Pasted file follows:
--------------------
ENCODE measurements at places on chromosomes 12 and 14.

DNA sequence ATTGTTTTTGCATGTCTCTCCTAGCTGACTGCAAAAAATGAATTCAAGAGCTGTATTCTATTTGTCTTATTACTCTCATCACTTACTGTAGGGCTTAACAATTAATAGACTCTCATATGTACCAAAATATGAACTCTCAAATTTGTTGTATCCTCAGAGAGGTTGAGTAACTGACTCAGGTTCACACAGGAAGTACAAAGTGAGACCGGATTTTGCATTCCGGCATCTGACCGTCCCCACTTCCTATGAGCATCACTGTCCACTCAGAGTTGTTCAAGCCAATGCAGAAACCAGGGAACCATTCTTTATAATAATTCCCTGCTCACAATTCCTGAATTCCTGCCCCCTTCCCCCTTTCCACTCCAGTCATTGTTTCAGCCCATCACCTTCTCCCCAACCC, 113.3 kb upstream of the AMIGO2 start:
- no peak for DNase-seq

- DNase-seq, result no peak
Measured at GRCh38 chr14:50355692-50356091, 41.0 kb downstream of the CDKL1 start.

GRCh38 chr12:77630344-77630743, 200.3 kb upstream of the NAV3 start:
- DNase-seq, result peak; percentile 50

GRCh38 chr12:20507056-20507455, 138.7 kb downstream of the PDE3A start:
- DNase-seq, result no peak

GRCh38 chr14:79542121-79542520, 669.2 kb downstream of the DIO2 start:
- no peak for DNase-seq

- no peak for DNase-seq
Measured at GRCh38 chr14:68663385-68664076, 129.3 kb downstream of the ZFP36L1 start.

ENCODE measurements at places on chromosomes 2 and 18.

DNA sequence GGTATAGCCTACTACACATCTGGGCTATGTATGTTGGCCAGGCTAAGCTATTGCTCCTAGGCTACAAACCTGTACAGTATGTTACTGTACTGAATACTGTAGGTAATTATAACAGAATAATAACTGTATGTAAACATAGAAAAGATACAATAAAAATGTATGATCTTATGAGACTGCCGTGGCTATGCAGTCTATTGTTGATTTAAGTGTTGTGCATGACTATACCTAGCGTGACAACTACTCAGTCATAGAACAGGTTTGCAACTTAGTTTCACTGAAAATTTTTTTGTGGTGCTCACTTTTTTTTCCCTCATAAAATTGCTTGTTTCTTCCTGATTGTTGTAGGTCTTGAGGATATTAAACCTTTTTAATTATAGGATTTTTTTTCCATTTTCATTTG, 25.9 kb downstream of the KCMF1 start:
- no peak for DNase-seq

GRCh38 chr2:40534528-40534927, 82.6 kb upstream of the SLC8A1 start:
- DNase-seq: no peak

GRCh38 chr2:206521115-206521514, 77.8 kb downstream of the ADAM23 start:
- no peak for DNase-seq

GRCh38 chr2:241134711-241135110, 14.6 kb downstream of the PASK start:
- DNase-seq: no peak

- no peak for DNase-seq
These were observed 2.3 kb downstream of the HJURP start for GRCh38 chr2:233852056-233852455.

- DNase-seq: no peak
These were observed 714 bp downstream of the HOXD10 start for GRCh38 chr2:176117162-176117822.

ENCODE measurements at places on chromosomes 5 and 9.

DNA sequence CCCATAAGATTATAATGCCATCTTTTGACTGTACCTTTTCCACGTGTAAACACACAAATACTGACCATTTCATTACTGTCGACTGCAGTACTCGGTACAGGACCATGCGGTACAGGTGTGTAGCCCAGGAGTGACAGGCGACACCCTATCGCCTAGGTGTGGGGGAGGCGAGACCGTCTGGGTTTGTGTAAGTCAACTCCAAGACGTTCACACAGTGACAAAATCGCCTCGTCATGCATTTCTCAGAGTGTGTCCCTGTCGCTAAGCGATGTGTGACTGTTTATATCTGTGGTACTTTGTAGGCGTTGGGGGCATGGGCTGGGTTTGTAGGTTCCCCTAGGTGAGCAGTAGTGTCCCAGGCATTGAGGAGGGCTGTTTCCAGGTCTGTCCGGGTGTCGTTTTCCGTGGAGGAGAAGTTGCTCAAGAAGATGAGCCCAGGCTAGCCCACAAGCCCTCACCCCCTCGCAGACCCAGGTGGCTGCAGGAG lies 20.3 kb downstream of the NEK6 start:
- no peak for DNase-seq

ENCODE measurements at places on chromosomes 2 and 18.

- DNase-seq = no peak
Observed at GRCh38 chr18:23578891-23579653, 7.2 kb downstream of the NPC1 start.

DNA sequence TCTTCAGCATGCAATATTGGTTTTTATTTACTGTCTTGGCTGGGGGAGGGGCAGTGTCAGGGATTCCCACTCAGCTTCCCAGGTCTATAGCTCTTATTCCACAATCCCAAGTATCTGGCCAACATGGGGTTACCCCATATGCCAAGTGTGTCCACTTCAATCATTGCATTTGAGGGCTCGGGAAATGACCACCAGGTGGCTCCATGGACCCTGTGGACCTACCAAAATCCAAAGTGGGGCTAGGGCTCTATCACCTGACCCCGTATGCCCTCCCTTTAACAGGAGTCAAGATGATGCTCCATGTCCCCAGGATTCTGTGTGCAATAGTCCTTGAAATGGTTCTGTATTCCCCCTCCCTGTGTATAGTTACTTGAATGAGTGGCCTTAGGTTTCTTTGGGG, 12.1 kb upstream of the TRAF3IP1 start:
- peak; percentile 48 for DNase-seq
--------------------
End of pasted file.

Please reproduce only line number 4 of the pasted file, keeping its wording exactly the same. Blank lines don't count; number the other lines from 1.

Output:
- DNase-seq, result no peak